New Geometry and the New Math
by Butler Shaffer
Recently by Butler
Defense of Clear Thinking
groups in Iraq] are very strong. Their approach is unique because
they have no leaders. They do not have a head or branch offices.
. . . This movement is made even stronger by not having leaders.
If one or two people lead it, the organization would weaken if these
leaders were arrested. Because there is no leader, it is very strong
and not stoppable.
~ Shirin Ebadi,
2003 Nobel Peace Prize Recipient
For a number
of years, I have been writing and speaking about the decentralizing
forces that are bringing about the collapse of our highly-structured,
institutionalized society. Such warnings must always be listened
to with skepticism, for it is the nature of any complex system to
generate unpredictable outcomes.
events of recent years provide confirmation of my prognostications.
Alternative schooling, dispute resolution, and health-care practices;
political secession and nullification movements; the decentralization
of management in business organizations; news-reporting moving from
the centrally-controlled, top-down model of traditional media, to
the more dispersed, horizontally-networked Internet; individualized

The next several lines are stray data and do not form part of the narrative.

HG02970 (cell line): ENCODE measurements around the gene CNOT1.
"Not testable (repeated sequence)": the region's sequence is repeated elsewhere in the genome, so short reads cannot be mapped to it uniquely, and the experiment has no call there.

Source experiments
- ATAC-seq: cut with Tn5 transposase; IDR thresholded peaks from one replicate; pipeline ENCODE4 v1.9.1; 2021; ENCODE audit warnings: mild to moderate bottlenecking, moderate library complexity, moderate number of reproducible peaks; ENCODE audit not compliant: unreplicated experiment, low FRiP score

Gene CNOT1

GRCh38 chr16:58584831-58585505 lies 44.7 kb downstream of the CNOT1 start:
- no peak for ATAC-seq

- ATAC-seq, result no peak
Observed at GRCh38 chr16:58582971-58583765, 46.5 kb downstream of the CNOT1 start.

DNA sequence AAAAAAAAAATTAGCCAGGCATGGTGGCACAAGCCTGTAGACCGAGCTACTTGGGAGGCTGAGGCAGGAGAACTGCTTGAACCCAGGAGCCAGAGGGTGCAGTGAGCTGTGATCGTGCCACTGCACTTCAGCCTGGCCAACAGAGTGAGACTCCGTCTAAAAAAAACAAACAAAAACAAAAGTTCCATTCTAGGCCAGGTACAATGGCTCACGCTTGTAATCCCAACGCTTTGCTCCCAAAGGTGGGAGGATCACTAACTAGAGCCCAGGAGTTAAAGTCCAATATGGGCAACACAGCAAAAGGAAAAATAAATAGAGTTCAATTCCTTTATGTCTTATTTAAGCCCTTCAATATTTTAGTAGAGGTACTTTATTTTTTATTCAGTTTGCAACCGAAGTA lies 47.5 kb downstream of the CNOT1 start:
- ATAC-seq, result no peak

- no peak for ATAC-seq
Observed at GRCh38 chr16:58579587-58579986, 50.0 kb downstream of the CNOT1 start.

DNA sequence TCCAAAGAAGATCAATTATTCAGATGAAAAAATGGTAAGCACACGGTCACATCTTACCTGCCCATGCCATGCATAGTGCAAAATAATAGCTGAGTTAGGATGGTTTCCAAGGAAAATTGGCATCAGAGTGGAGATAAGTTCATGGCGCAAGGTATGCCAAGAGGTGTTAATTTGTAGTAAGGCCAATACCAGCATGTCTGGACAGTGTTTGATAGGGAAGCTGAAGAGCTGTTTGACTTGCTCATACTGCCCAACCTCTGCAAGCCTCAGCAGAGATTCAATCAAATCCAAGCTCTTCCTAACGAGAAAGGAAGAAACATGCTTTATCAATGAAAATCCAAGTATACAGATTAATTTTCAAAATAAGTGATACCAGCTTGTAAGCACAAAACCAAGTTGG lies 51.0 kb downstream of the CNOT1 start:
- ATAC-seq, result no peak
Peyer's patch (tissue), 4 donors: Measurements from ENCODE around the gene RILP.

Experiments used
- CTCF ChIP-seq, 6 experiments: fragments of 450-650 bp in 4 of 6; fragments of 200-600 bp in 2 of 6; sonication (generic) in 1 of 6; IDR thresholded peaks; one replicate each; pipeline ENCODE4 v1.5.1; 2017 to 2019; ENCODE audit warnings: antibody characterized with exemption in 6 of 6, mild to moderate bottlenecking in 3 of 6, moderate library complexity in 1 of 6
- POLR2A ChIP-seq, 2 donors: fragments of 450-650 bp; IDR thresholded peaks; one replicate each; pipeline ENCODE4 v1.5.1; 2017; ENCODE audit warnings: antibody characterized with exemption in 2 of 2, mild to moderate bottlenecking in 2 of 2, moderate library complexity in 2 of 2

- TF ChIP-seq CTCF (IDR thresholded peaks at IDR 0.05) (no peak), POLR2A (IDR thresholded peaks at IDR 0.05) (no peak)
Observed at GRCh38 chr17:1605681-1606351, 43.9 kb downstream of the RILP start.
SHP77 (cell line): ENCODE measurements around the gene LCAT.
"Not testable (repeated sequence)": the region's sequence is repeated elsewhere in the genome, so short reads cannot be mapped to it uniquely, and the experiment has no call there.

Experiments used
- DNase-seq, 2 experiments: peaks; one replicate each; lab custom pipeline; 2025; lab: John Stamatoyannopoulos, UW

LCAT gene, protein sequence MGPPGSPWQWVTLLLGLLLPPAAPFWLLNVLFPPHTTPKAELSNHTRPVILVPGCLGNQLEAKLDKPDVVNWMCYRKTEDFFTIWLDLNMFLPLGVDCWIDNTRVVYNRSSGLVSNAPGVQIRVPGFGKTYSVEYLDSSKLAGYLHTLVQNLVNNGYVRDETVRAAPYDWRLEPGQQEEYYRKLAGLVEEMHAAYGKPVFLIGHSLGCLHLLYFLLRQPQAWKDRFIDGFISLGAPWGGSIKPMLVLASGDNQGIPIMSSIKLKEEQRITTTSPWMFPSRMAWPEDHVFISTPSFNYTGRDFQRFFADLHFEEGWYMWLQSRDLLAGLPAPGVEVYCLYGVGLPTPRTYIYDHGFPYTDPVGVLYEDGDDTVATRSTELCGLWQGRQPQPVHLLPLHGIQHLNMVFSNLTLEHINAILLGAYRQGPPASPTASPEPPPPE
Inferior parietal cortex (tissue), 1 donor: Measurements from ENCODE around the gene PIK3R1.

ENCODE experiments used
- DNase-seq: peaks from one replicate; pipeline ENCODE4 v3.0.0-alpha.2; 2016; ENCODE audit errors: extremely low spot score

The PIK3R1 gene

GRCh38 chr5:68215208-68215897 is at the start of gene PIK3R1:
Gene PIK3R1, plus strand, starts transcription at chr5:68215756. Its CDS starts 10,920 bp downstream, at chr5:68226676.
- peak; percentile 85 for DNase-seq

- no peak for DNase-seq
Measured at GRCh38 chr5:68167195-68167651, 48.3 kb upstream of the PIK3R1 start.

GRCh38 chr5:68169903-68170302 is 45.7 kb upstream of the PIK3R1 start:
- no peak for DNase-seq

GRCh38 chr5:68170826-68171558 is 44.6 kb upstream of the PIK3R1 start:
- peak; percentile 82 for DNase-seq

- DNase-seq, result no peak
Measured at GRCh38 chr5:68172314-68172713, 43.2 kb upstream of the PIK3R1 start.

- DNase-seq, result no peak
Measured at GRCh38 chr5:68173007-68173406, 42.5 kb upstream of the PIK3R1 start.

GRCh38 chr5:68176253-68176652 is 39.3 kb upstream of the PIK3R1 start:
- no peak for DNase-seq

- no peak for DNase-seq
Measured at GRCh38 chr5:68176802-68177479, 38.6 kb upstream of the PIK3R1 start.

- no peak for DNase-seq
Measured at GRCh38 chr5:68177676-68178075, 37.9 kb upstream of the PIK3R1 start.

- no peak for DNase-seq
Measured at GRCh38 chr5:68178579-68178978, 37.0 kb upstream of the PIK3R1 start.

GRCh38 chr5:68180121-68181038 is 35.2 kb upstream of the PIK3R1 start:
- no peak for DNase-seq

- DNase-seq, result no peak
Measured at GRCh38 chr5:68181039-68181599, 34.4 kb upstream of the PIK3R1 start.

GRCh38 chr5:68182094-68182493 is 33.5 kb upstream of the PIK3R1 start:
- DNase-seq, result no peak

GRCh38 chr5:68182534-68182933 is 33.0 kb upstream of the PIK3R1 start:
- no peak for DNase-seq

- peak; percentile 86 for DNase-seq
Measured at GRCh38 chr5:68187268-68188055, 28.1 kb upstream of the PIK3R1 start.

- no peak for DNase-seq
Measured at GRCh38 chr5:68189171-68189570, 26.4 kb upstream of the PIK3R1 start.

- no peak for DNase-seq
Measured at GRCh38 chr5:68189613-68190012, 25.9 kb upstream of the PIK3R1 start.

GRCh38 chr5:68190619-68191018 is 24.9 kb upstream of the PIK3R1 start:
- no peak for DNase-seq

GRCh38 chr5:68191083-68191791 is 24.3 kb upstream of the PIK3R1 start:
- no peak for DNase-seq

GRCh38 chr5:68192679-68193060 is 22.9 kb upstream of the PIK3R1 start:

technologies such as personal computers, cell-phones, iPods, video
cameras, and other innovations that enhance person-to-person communication,
are just the more evident examples of how our social systems are
undergoing constant centrifugation. If the successful practice,
in a number of European cities, of abandoning government traffic
signs in favor of a motorist-controlled system does not impress
you, perhaps you will recall the collapse of the Soviet Union.
this phenomenon in terms of solid geometry, the pyramid is
being replaced by the sphere. Plato’s hierarchically-structured
world directed by philosopher-kings – long the favored model
of the intellectual classes who fashioned themselves fit to sit
at the institutional apex – has proven unfit for ordering the affairs
of human beings. It is not better ideas that are transforming
how we organize with one another, but real-world pragmatism:
the life system simply cannot operate on the principle of being
directed by centralized authorities!
expresses the essence of a world premised on vertical power, in
which interpersonal relationships are yoked together in systems
of domination and subservience. No more poignant image of a top-down
world – one in which institutional violence operates as a kind of
ersatz gravitational force – exists than this. Members of the institutional
hierarchy – who long ago learned that they could more readily benefit
by coercing their fellow humans than by trading with
them – have seen to it that others be inculcated in a belief in
the necessity of pyramidalism. Our entire institutionalized world
– from the more violent political organizations to more temperate
ideologies – is premised on the shared assumption that only in vertically-structured
institutionalized authority can mankind find conditions of peace,
liberty, and order. If you doubt the pervasiveness of such thinking,